A superbase is a compound that has a particularly high affinity for protons. Superbases are of theoretical interest and potentially valuable in organic synthesis.[1][2] Superbases have been described and used since the 1850s.[3][4]


Generically IUPAC defines a superbase as a "compound having a very high basicity, such as lithium diisopropylamide."[5] Superbases are often defined in two broad categories, organic and organometallic.

Organic superbases are charge-neutral compounds with basicities greater than that of proton sponge (pKBH+ = 18.6 in MeCN)."[1] In a related definition: any species with a higher absolute proton affinity (APA = 245.3 kcal/mol) and intrinsic gas phase basicity (GB = 239 kcal/mol) than proton sponge.[6] Common superbases of this variety feature amidine, guanidine, and phosphazene functional groups. Strong superbases can be designed by utilizing various approaches[7][8][9] to stabilize the conjugate acid, up to the theoretical limits of basicity.[10]

Organometallic superbases, sometimes called Lochmann–Schlosser superbases, result from the combination of alkali metal alkoxides and organolithium reagents.[11] Caubère defines superbases as "bases resulting from a mixing of two (or more) bases leading to new basic species possessing inherent new properties. The term superbase does not mean a base is thermodynamically and/or kinetically stronger than another, instead it means that a basic reagent is created by combining the characteristics of several different bases."[12]

Organic superbases

Protonation of Verkade base. Its conjugate acid has a pKa of 32.9 in acetonitrile.[13]

Organic superbases are mostly charge-neutral, nitrogen containing species, where nitrogen act as a proton acceptor. These include the phosphazenes, phosphanes, amidines, and guanidines. Other organic compounds that meet the physicochemical or structural definitions of 'superbase' include proton chelators like the aromatic proton sponges and the bispidines.[14][15] Multicyclic polyamines, like DABCO might also be loosely included in this category.[4] Phosphanes and carbodiphosphoranes are also strong organosuperbases.[16][17][18][19]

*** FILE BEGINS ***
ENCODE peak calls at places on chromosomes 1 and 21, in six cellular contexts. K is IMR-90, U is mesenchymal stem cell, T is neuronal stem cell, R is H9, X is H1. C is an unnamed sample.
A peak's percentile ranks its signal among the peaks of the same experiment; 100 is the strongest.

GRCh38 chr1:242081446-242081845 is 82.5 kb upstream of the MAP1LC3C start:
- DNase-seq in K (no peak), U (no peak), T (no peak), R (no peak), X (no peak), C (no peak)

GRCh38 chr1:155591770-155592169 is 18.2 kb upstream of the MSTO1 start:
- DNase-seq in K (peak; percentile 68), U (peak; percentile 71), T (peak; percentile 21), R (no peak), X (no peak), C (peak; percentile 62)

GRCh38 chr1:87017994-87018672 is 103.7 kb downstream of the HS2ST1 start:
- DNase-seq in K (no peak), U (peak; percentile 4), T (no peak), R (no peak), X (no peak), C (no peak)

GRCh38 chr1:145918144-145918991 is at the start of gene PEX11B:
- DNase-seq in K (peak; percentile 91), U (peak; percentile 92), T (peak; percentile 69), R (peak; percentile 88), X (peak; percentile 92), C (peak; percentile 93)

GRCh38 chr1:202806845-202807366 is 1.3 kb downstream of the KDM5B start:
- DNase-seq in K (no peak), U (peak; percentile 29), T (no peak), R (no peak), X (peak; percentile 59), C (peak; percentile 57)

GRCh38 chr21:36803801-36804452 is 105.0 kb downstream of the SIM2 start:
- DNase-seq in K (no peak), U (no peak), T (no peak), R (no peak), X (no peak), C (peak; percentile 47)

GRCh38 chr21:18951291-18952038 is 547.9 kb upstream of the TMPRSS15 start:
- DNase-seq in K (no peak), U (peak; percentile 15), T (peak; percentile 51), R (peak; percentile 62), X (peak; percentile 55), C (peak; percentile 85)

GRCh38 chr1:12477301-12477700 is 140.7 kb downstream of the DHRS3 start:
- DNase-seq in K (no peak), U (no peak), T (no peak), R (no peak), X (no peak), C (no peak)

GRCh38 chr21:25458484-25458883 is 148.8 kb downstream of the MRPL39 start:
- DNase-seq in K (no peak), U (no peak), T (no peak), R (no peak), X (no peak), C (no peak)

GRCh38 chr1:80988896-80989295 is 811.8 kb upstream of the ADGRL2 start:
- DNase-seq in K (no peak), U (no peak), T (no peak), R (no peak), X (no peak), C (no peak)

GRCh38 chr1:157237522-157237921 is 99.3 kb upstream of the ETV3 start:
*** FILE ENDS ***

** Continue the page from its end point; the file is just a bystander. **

Despite enormous proton affinity, many organosuperbases can exhibit low nucleophilicity.

Superbases are used in organocatalysis.[20][21]


Deprotonation using LDA [22].

Organometallic compounds of electropositive metals are superbases, but they are generally strong nucleophiles. Examples include organolithium and organomagnesium (Grignard reagent) compounds. Another type of organometallic superbase has a reactive metal exchanged for a hydrogen on a heteroatom, such as oxygen (unstabilized alkoxides) or nitrogen (metal amides such as lithium diisopropylamide).[23]

The Schlosser base (or Lochmann-Schlosser base), the combination of n-butyllithium and potassium tert-butoxide, is commonly cited as a superbase. n-Butyllithium and potassium tert-butoxide form a mixed aggregate of greater reactivity than either component reagent.[24]